Dr. Merrilee Fullerton says she does not think the province is being truthful about program statistics. (Laurie Fagan/CBC)

A patient and family doctor in Ottawa are calling out a provincial program that aims to help people find a family doctor or nurse practitioner.

The Health Care Connect program is a $44-million investment by the Ontario government. Officials say, since 2009, the program has matched almost 60 per cent of residents who used it, from Ottawa and the surrounding area, with a new doctor.

But physician Merrilee Fullerton said she does not believe those statistics. She said in 2010, only 21 per cent of patients in the Ottawa area were referred to a new family doctor.

Fullerton is not convinced the numbers have tripled because, as she told the CBC's Laurie Fagan, Ottawa still has a shortage of family doctors.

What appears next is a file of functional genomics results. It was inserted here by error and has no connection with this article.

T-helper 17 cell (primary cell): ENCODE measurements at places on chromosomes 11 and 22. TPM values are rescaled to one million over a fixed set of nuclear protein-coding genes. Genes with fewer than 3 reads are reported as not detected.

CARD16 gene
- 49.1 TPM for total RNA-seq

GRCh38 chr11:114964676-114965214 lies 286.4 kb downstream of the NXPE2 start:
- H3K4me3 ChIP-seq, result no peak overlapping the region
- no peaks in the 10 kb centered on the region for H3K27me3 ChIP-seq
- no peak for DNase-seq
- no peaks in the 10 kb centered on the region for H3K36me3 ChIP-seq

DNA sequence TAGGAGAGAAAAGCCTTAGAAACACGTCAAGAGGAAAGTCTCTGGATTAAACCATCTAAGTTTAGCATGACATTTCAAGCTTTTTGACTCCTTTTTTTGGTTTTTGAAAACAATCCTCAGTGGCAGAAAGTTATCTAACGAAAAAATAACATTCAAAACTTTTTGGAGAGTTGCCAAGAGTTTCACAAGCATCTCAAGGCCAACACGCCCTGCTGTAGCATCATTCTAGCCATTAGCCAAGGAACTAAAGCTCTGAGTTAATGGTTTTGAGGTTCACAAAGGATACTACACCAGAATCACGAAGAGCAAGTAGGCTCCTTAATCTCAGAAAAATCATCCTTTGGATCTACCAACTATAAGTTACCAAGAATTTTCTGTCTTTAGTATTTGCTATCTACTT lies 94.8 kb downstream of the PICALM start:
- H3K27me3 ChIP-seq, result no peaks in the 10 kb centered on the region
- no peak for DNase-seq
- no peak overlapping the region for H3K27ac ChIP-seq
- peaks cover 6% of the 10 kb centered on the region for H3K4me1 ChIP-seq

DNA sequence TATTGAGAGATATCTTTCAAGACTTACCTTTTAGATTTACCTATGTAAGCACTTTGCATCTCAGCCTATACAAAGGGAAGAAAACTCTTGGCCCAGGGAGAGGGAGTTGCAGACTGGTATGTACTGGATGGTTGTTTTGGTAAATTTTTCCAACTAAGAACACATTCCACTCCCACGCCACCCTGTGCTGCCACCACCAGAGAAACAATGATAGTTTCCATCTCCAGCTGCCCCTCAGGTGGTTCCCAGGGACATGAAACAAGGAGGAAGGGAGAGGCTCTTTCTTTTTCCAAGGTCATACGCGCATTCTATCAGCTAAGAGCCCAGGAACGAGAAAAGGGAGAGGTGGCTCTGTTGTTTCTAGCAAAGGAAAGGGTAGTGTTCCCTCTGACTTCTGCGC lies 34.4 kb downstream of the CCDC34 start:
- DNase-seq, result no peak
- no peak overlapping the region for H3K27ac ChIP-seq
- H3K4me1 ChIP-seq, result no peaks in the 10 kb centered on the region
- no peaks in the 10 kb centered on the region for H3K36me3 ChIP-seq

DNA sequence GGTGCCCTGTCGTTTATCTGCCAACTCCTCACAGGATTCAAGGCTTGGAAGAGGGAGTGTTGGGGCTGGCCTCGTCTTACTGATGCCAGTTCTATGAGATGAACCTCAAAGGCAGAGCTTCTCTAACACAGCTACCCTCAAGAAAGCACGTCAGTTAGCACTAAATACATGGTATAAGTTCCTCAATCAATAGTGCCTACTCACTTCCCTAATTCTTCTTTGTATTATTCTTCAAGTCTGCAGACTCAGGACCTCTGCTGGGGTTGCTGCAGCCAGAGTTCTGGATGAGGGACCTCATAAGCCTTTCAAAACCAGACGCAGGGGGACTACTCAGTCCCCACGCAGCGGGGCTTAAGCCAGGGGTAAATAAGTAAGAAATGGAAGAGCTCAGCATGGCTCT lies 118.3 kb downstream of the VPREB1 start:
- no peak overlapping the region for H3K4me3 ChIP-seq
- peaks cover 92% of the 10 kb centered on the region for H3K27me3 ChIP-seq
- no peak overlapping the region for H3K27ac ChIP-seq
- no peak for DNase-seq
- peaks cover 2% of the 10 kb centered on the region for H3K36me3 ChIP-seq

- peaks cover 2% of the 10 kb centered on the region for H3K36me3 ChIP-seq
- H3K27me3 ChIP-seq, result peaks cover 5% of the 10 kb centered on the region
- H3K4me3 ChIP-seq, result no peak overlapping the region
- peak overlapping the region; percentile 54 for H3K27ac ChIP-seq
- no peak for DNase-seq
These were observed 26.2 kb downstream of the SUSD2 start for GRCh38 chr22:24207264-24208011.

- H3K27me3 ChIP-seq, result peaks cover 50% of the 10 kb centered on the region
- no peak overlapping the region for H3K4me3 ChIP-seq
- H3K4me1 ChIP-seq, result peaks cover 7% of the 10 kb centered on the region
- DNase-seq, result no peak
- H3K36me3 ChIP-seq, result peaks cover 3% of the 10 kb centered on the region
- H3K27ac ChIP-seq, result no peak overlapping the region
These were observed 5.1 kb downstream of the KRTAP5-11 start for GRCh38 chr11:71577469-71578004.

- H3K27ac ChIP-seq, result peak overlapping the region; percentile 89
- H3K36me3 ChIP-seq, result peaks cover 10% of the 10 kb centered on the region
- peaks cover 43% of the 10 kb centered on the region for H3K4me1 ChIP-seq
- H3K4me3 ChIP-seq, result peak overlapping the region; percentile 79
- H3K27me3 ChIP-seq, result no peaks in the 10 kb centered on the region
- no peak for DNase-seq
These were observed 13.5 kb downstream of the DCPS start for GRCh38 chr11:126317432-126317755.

"The money spent on Health Care Connect is not well spent. [It is] more of an optics endeavour," Fullerton said.

"I just see it as another attempt to plug a hole when the problem is so much bigger than that."

Doctor found on her own

Christine Jackson was forced to find a new doctor after 35 years with her family physician when he gave only three months' notice he was retiring.

She registered with the provincial program. But in the process, Jackson said she had to cold-call doctors with little help from the program.


Christine Jackson spent four months looking for a doctor after her physician of 35 years retired. (Laurie Fagan/CBC)

"There doesn't seem to be a source where one can go to find a listing of family practices with contact numbers or email addresses," she said. "I'm disappointed."

She searched for four months before finding a doctor on her own, adding Health Care Connect has not called her since.

Program officials insist the program remains effective for almost two-thirds of people who use it.